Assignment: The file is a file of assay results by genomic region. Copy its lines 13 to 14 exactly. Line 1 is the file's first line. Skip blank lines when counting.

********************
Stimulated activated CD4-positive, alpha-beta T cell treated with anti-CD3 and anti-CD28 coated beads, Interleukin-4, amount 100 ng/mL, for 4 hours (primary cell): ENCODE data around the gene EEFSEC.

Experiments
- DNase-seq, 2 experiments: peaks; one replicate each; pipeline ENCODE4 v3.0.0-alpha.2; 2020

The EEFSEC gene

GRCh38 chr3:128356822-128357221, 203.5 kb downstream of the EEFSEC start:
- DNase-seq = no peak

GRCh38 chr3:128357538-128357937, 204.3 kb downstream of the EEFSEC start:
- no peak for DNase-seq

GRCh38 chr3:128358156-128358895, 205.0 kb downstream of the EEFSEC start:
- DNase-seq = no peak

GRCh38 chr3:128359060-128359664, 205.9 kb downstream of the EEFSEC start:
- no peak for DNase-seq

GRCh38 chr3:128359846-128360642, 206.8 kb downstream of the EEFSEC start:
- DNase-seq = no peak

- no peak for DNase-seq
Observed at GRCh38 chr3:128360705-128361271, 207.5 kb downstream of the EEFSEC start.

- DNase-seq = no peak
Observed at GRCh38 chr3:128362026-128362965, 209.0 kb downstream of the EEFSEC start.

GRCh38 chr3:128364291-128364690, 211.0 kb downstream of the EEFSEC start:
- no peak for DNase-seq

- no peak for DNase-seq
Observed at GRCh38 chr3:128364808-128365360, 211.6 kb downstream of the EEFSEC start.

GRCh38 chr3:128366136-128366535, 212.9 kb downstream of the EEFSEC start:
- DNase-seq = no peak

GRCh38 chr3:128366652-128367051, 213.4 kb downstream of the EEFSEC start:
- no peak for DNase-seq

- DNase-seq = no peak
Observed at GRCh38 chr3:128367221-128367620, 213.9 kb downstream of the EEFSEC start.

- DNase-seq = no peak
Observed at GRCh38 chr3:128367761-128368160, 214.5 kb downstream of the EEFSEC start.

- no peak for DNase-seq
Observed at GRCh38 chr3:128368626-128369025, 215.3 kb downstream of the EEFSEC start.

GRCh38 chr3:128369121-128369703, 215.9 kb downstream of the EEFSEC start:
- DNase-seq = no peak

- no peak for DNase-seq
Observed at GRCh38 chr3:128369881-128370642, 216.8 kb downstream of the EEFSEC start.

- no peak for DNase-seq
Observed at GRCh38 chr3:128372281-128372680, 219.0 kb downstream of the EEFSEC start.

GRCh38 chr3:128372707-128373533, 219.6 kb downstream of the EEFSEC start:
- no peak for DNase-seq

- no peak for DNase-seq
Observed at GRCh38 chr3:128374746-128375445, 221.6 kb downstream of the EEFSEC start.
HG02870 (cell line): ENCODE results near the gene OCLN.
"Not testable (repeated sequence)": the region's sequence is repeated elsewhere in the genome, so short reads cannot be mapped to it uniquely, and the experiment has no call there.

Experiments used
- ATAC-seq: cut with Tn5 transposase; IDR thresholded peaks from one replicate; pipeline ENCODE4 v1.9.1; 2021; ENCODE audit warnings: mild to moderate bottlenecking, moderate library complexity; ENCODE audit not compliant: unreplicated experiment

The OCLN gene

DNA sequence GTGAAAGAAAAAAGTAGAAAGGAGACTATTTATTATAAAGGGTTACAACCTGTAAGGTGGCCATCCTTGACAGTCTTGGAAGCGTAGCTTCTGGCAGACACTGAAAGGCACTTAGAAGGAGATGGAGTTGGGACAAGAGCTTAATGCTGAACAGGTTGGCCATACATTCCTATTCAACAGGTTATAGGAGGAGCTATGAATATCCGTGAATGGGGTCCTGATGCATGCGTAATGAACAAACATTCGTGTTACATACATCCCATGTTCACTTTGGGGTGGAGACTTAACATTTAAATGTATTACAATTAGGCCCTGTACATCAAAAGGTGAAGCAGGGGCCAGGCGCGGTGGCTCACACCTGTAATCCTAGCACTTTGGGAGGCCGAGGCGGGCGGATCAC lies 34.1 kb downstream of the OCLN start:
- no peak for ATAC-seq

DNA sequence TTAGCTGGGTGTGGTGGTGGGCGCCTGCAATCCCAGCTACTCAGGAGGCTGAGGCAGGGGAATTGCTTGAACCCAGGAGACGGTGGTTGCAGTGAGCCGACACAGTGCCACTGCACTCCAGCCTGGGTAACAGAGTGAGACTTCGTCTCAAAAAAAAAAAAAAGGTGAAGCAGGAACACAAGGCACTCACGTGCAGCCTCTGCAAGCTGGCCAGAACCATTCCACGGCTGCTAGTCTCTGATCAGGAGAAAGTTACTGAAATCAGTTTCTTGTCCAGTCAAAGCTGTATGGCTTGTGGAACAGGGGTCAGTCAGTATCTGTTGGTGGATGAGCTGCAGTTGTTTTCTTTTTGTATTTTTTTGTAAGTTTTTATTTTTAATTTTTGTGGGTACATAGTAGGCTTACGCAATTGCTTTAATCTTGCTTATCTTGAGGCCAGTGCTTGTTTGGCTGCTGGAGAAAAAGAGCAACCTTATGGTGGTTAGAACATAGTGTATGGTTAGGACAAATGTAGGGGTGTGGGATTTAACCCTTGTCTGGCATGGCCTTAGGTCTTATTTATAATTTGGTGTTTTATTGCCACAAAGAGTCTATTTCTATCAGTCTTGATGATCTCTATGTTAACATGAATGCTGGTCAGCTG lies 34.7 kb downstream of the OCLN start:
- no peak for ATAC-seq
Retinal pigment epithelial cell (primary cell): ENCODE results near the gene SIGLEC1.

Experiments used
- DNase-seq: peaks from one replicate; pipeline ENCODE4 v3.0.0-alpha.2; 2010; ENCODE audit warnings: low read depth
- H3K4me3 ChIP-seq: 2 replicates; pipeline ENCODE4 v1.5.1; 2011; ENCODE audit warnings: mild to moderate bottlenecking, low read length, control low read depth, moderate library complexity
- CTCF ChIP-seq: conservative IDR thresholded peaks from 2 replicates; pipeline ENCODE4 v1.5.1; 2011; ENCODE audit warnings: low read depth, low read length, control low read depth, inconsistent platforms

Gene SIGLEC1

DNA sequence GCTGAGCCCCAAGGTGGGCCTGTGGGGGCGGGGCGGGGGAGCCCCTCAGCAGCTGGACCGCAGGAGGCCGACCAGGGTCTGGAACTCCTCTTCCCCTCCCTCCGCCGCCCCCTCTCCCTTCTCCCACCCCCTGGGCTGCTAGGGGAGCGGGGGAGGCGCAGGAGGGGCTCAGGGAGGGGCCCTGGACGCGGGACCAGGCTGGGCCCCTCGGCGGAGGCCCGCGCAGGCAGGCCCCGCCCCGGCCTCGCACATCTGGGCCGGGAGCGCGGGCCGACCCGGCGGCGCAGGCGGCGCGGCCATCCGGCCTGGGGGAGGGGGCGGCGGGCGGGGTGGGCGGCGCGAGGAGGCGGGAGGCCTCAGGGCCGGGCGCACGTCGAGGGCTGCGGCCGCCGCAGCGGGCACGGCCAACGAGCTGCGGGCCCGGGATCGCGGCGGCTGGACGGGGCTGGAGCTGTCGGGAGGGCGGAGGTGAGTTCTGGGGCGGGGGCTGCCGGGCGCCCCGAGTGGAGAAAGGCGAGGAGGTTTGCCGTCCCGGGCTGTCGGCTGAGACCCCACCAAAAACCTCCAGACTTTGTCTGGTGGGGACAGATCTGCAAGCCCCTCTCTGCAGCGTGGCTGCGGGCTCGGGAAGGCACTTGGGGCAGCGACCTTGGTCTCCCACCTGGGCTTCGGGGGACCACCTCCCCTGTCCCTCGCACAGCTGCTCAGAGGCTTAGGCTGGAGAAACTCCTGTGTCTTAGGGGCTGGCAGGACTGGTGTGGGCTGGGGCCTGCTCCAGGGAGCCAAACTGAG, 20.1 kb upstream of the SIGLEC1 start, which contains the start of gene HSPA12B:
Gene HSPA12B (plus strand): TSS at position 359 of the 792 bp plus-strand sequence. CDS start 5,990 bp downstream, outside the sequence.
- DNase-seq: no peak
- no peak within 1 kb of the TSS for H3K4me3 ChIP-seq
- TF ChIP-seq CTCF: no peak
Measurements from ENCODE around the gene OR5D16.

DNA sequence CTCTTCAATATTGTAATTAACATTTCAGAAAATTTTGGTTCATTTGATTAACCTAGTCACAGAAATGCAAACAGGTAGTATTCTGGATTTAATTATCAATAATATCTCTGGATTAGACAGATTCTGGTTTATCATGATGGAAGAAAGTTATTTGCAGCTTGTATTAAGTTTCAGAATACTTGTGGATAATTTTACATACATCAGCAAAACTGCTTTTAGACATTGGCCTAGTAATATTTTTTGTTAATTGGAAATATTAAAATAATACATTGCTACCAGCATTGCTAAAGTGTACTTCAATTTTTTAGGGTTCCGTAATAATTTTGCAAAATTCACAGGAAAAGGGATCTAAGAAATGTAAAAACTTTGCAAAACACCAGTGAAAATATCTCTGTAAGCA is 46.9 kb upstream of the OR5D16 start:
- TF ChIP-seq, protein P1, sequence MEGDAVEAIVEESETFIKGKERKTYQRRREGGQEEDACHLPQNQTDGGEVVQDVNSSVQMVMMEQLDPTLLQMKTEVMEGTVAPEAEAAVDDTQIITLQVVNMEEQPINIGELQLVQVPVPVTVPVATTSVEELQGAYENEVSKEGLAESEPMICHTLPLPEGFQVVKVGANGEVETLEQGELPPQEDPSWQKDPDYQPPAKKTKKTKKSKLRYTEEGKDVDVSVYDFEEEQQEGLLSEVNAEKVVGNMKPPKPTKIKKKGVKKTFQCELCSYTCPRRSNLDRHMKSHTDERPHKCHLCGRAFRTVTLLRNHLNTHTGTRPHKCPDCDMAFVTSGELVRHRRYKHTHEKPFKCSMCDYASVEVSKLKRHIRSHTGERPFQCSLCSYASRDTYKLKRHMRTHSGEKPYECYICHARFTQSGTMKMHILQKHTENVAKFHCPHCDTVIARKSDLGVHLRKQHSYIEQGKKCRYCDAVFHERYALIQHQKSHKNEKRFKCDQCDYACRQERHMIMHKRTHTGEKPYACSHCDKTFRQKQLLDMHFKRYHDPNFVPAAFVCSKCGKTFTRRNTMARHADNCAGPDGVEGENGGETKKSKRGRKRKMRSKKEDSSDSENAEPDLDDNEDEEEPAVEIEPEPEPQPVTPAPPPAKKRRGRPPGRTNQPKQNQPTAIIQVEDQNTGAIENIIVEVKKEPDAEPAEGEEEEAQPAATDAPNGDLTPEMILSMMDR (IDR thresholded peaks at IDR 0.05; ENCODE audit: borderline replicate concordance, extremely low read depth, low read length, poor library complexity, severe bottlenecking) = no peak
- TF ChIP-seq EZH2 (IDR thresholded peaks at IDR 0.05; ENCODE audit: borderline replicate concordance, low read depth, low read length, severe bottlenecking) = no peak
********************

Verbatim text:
GRCh38 chr3:128359846-128360642, 206.8 kb downstream of the EEFSEC start:
- DNase-seq = no peak